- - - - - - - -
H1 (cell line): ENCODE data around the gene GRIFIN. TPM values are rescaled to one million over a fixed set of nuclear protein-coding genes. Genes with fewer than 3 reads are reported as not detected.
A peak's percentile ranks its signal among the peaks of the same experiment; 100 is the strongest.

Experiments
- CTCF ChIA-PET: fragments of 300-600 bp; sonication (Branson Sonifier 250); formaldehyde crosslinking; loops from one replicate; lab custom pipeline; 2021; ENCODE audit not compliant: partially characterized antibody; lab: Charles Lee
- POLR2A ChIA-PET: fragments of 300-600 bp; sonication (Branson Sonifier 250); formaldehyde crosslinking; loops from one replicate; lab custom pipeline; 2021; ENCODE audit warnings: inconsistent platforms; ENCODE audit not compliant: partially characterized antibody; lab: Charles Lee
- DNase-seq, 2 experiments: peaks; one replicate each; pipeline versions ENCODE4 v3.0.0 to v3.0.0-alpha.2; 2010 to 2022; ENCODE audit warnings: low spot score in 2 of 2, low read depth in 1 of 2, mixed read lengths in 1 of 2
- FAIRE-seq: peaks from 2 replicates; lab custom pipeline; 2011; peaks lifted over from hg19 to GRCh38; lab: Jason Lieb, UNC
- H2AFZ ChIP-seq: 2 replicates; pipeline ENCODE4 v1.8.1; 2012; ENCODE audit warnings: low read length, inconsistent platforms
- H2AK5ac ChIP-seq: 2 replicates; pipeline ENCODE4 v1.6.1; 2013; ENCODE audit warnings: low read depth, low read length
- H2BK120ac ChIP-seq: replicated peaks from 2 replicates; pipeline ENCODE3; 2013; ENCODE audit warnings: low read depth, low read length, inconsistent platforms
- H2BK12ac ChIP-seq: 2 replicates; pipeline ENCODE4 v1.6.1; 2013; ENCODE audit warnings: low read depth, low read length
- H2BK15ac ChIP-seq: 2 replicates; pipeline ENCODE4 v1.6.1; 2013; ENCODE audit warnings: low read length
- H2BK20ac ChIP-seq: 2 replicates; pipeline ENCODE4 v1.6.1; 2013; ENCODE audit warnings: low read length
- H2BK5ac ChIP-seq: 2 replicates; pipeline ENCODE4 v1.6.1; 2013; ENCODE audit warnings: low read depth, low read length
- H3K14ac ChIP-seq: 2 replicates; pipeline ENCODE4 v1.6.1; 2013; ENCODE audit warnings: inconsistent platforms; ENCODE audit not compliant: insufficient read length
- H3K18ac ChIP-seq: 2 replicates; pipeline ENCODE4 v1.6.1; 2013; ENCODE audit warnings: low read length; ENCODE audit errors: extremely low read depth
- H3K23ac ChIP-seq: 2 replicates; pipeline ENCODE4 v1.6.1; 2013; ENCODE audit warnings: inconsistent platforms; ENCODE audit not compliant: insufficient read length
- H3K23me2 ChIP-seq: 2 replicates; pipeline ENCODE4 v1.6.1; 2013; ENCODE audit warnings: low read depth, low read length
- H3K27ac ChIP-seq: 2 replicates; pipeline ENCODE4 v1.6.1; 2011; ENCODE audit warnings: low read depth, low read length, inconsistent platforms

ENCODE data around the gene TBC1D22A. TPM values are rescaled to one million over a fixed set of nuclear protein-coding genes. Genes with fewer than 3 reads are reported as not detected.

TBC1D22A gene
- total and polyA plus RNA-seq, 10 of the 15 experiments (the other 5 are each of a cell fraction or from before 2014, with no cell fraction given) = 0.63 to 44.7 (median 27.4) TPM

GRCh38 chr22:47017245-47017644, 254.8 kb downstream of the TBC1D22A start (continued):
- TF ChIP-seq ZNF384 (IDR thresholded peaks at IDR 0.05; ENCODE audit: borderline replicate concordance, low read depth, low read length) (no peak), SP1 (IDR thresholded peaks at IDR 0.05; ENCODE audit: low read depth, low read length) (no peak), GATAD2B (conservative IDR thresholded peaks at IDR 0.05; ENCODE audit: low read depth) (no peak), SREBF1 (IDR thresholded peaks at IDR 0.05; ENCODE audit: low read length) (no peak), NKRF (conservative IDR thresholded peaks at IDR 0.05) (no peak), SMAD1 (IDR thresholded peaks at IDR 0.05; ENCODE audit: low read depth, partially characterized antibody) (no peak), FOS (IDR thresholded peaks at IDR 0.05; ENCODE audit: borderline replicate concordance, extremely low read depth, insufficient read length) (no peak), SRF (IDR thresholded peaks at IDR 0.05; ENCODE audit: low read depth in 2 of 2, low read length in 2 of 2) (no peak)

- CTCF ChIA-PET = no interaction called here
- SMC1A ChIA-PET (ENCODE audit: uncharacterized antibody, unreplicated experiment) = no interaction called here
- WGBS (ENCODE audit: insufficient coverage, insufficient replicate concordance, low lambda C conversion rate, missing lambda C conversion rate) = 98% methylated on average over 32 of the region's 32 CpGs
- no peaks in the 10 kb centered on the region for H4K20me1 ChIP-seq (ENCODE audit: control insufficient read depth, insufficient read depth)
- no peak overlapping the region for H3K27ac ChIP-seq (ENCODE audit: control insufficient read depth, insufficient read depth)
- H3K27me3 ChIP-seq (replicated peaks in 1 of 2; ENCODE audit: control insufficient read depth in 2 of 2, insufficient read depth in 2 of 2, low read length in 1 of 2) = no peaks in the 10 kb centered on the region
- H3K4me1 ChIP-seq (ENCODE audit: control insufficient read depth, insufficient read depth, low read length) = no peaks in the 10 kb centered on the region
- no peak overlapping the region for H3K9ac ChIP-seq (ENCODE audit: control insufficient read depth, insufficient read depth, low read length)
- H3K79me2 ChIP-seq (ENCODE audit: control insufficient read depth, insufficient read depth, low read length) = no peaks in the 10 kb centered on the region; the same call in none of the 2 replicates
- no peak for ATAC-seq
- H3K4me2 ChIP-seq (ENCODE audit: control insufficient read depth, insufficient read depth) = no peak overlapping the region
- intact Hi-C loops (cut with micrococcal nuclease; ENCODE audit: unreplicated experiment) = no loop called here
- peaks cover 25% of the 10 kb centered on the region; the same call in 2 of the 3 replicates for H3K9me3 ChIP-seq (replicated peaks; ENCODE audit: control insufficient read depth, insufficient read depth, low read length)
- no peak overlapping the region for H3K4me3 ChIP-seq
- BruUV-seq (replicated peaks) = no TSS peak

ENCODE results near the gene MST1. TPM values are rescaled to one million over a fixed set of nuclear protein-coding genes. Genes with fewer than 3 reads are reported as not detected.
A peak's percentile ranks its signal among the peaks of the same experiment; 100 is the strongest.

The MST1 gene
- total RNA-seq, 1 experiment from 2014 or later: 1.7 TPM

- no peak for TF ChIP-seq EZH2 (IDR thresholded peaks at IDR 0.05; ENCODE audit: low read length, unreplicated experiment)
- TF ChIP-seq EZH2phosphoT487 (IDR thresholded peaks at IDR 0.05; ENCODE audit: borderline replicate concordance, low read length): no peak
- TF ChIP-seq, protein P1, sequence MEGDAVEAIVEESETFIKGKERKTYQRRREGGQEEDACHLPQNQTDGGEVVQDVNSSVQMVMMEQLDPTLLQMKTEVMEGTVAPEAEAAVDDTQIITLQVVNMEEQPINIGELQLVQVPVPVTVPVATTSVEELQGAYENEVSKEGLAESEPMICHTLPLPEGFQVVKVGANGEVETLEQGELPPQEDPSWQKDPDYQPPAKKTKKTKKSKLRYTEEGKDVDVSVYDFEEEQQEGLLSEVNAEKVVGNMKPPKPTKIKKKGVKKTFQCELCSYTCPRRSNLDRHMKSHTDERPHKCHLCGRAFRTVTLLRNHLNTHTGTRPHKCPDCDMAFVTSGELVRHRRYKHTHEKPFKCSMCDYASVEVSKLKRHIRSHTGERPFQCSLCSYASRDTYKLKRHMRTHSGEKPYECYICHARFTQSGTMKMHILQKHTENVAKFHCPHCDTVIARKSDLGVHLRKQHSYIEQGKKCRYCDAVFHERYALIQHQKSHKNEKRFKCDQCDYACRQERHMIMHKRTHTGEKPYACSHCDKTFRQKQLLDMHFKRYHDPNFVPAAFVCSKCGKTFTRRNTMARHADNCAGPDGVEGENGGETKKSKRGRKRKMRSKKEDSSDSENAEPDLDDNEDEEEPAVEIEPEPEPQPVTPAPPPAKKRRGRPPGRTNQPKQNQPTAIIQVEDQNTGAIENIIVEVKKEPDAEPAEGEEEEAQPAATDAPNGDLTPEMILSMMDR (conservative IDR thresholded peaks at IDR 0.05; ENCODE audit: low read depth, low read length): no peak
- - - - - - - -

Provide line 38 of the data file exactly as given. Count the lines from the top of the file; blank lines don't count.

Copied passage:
- no peak overlapping the region for H3K4me3 ChIP-seq